The clock counts down and the crowd anticipate a cheer. The New Year very suddenly becomes a reality for us all, be it a good one or a daunting one. I haven’t met someone who doesn’t appreciate a new beginning, that precise moment when you can decide who you will be, without your past holding you back. A fresh start.
Some people swear by New Year’s resolutions, a lot are put off by social pressures that comes with them, and others shrug shoulders as it’s just another day.
Personally I think that New Year’s Resolutions are actually just glorified goals. Why are they glorified? Well a recent study shows we are more likely to follow through with our goals if we align them with the start of a week, month, season or (guess what) a year! My assumption is that the more significance placed on ‘fresh-starts’, the more motivation can be leveraged, i.e a new year is a more defining moment than a new week.
To me it’s clear why goals are needed to succeed, but why do so many of us fail with New Year’s Resolutions?
I think it’s simple. Although studies may suggest we are more likely to follow through on goals if they are at the start of a day, month or year, the danger is we end up creating a sense of obligation. If we do things out of obligation, you and anyone who may be involved are never going to end up better off. In fact you’ll end up burning out in the most extreme cases. This is a classic mistake many people make as the New Year comes around. The irony is that they’re not actually opposed to the idea of setting goals, everyone wants to improve part of their life. No one is perfect, right? These all sound like perfectly reasonable statements to me.
So what’s the counter-attack of obligation; the thing we need to dramatically outweigh or override any sign of obligation; the miracle drug that people don’t seem to leverage enough?
Ownership. (drops figurative mic)
It’s probably the best word you will read today. Not in the proprietary sense of owning things and not to be confused with ‘selfishness’ but to clarify, I will list definitions below.
(of a decision) an attitude of accepting responsibility for something and taking control of how it develops (the positive reasons for you decision outweigh the negative ones)
(of a person, action, or motive) lacking consideration for other people; concerned chiefly with one’s own personal profit or pleasure.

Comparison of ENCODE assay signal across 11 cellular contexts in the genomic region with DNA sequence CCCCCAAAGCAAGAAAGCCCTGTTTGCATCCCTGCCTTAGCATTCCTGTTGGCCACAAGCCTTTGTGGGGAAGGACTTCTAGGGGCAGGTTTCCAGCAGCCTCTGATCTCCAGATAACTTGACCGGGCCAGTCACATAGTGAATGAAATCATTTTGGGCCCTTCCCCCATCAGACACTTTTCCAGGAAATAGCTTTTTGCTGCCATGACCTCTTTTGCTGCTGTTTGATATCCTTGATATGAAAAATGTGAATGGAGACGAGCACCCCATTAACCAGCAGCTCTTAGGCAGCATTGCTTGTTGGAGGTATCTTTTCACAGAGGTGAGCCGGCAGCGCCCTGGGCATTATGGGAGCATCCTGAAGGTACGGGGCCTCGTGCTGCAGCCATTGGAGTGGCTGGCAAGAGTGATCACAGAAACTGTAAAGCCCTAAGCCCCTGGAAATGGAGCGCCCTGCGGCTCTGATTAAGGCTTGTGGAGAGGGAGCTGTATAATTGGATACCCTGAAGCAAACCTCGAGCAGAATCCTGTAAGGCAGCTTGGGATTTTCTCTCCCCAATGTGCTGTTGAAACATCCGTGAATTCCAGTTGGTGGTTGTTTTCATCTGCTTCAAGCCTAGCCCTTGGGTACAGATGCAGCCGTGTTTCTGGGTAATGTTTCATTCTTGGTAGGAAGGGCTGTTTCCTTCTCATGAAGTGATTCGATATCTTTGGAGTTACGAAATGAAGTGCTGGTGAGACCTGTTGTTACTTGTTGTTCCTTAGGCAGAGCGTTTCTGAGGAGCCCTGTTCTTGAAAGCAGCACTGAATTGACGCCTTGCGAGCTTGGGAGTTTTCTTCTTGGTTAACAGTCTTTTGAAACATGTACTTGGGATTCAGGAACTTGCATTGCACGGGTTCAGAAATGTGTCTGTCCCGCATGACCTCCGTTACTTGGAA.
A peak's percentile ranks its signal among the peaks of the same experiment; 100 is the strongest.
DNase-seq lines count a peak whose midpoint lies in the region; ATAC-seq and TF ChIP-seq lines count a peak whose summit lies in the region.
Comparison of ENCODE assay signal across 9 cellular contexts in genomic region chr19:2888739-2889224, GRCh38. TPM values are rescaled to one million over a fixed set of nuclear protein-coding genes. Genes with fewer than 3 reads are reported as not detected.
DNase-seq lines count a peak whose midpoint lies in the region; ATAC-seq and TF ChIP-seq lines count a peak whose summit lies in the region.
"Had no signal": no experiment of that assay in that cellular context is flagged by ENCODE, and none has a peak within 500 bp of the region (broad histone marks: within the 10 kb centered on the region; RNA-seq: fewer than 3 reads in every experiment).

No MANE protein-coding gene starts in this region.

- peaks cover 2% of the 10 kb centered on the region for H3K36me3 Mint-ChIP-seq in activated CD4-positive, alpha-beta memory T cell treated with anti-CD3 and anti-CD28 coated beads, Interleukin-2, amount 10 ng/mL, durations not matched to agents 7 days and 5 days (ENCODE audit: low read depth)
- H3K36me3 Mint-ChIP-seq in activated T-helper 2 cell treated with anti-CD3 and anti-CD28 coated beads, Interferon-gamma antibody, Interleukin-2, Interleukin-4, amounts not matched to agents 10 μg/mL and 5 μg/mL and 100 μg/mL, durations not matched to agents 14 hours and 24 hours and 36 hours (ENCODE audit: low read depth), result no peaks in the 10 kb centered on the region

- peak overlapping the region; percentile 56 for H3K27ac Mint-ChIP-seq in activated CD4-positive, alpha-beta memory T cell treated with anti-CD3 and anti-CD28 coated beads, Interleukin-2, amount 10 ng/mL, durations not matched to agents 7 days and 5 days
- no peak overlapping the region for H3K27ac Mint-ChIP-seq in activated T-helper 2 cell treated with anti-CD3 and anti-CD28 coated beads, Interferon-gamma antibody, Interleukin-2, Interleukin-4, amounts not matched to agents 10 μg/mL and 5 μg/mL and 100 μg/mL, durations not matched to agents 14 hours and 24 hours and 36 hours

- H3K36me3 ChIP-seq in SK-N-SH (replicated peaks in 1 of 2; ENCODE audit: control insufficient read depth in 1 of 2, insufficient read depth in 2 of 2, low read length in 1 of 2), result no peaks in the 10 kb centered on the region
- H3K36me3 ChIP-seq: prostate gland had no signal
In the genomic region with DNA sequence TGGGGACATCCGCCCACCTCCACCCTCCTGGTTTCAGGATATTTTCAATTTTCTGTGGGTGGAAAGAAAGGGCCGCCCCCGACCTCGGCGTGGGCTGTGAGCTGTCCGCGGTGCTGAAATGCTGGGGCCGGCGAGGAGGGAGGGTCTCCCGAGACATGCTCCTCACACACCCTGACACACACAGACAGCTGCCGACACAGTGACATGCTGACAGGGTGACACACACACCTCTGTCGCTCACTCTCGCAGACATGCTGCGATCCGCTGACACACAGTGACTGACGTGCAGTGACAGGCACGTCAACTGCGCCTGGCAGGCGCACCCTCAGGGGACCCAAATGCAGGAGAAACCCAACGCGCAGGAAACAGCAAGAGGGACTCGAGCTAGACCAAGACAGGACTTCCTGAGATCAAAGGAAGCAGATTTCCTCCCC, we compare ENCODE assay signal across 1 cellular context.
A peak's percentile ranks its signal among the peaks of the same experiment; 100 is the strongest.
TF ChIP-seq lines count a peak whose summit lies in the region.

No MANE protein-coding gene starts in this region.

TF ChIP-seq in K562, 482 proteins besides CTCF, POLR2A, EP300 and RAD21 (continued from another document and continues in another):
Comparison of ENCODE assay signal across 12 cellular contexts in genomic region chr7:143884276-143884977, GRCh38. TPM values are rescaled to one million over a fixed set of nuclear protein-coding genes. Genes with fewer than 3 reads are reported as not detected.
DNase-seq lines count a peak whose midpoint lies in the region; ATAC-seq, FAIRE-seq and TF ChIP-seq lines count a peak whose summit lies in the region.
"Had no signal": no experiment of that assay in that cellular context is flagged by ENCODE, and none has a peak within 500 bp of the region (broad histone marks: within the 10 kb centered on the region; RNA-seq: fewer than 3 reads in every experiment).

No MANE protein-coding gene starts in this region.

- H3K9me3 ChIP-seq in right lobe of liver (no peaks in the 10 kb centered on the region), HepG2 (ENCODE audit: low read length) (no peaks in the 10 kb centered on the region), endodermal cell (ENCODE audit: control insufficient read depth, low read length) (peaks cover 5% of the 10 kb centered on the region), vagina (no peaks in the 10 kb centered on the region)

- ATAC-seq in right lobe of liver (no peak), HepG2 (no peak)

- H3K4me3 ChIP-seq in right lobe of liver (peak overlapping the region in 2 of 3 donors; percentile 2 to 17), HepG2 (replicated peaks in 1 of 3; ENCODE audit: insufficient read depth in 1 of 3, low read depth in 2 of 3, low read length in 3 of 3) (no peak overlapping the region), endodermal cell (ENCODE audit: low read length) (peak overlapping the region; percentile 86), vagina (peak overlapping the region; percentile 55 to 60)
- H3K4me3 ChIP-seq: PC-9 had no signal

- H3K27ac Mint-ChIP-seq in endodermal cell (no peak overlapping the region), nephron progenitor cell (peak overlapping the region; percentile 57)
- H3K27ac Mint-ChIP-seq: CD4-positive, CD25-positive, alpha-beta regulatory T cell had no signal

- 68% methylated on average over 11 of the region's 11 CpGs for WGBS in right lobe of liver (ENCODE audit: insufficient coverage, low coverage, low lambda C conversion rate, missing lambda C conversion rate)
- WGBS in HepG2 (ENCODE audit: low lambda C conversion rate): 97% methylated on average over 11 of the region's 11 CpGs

The distinction between these two words is crucial.
It’s time to stop thinking ‘I have to’ and start consciously giving ourselves reasons to think and say ‘I want to…’, ‘I’d like to…’, ‘I don’t mind’ or even ‘I can’t wait to…’. A lot of you would probably be unaware of where you have ‘ownership’ and where you do things out of ‘obligation’ in your life. You’ll probably be thinking of some already: meetings, dishes, the gym, social events, even your job?
So what am I proposing?
I’m going to tempt you to try something slightly different. Think about the year that has passed. What decisions did you make during the year? Have you been going to dinner with your in-laws every month because you ‘have to’? Did you set a New Year’s resolution for 2015 because everyone else did? Write down a list of things that make up your life, it might be your job, your relationships (or aspects of them), or maybe you can’t stand using public transport to travel to work. For one, or each of these things, write down a list of positive and negative reasons why you should or shouldn’t continue to do these things. Hopefully for most of them you will end up with a long list of reasons in favour of why you do these various tasks. However, I guarantee there will be times where the negatives outweigh the positives.
Once you’ve identified a list of things you do predominantly out of obligation, reflect on what the alternative options or solutions might look like. Then write them down. Sometimes you need help from a colleague, friend or partner for this but the important thing to know is that there are always options. People often assume this can mean letting others down. Nine times out of ten, you won’t. If it’s a healthy relationship people will understand. If it helps you, explain your decision, but remember that you owe nothing to anyone. This tends to be the number one thing that hinders the ability to embrace ownership. It can also lead to you becoming resentful of others if you do something repeatedly out of obligation.
For some it might seem like a big deal, other times the options may be as bright as day for some situations. Going through this process will really help you think about the list of pros and cons you previously wrote. Is it really worth it? Are there enough reasons for change?
To execute some of your alternative options it will require skills: assertiveness, negotiation, even compromise and empathy. It’s important to remember not every task has to be enjoyable, but I guarantee it’s possible to get 100% ownership over your life. For tasks less enjoyable just remind yourself of the reasons you identified to justify you doing it.
Doing this exercise gives you a much better starting point, you might even find goal setting way more enjoyable and the follow through way more energising. Once you get a hang of it, it’s good to repeat this process on a regular basis for continuity.
A life full of ownership over the decisions and goals you make will give you refreshed energy that will sustain you far beyond an early night, lie in, or vacation.